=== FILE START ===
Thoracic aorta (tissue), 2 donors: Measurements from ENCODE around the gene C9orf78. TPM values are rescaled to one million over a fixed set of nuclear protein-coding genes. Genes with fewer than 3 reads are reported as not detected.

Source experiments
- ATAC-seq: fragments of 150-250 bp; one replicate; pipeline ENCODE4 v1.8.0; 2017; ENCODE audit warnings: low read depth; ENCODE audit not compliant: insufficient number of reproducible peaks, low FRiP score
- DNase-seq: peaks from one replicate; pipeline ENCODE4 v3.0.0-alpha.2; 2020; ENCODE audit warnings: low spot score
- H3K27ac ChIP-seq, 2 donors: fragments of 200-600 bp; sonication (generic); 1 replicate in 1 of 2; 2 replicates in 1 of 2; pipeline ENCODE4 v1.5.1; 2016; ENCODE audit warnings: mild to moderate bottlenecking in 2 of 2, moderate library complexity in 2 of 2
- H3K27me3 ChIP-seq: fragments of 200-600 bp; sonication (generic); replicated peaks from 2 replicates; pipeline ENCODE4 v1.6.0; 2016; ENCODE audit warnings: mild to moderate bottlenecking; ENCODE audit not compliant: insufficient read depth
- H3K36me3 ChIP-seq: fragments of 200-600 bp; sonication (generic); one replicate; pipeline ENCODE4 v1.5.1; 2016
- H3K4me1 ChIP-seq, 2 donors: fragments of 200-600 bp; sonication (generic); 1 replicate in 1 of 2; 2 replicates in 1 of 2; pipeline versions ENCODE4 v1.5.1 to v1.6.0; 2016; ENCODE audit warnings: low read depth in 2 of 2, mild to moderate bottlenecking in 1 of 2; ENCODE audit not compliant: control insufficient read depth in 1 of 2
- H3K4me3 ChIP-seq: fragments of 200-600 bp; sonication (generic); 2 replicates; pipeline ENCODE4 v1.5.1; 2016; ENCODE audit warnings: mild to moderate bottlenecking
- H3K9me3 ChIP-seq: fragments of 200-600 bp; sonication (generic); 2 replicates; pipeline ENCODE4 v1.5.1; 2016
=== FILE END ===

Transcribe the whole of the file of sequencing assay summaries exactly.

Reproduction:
Thoracic aorta (tissue), 2 donors: Measurements from ENCODE around the gene C9orf78. TPM values are rescaled to one million over a fixed set of nuclear protein-coding genes. Genes with fewer than 3 reads are reported as not detected.

Source experiments
- ATAC-seq: fragments of 150-250 bp; one replicate; pipeline ENCODE4 v1.8.0; 2017; ENCODE audit warnings: low read depth; ENCODE audit not compliant: insufficient number of reproducible peaks, low FRiP score
- DNase-seq: peaks from one replicate; pipeline ENCODE4 v3.0.0-alpha.2; 2020; ENCODE audit warnings: low spot score
- H3K27ac ChIP-seq, 2 donors: fragments of 200-600 bp; sonication (generic); 1 replicate in 1 of 2; 2 replicates in 1 of 2; pipeline ENCODE4 v1.5.1; 2016; ENCODE audit warnings: mild to moderate bottlenecking in 2 of 2, moderate library complexity in 2 of 2
- H3K27me3 ChIP-seq: fragments of 200-600 bp; sonication (generic); replicated peaks from 2 replicates; pipeline ENCODE4 v1.6.0; 2016; ENCODE audit warnings: mild to moderate bottlenecking; ENCODE audit not compliant: insufficient read depth
- H3K36me3 ChIP-seq: fragments of 200-600 bp; sonication (generic); one replicate; pipeline ENCODE4 v1.5.1; 2016
- H3K4me1 ChIP-seq, 2 donors: fragments of 200-600 bp; sonication (generic); 1 replicate in 1 of 2; 2 replicates in 1 of 2; pipeline versions ENCODE4 v1.5.1 to v1.6.0; 2016; ENCODE audit warnings: low read depth in 2 of 2, mild to moderate bottlenecking in 1 of 2; ENCODE audit not compliant: control insufficient read depth in 1 of 2
- H3K4me3 ChIP-seq: fragments of 200-600 bp; sonication (generic); 2 replicates; pipeline ENCODE4 v1.5.1; 2016; ENCODE audit warnings: mild to moderate bottlenecking
- H3K9me3 ChIP-seq: fragments of 200-600 bp; sonication (generic); 2 replicates; pipeline ENCODE4 v1.5.1; 2016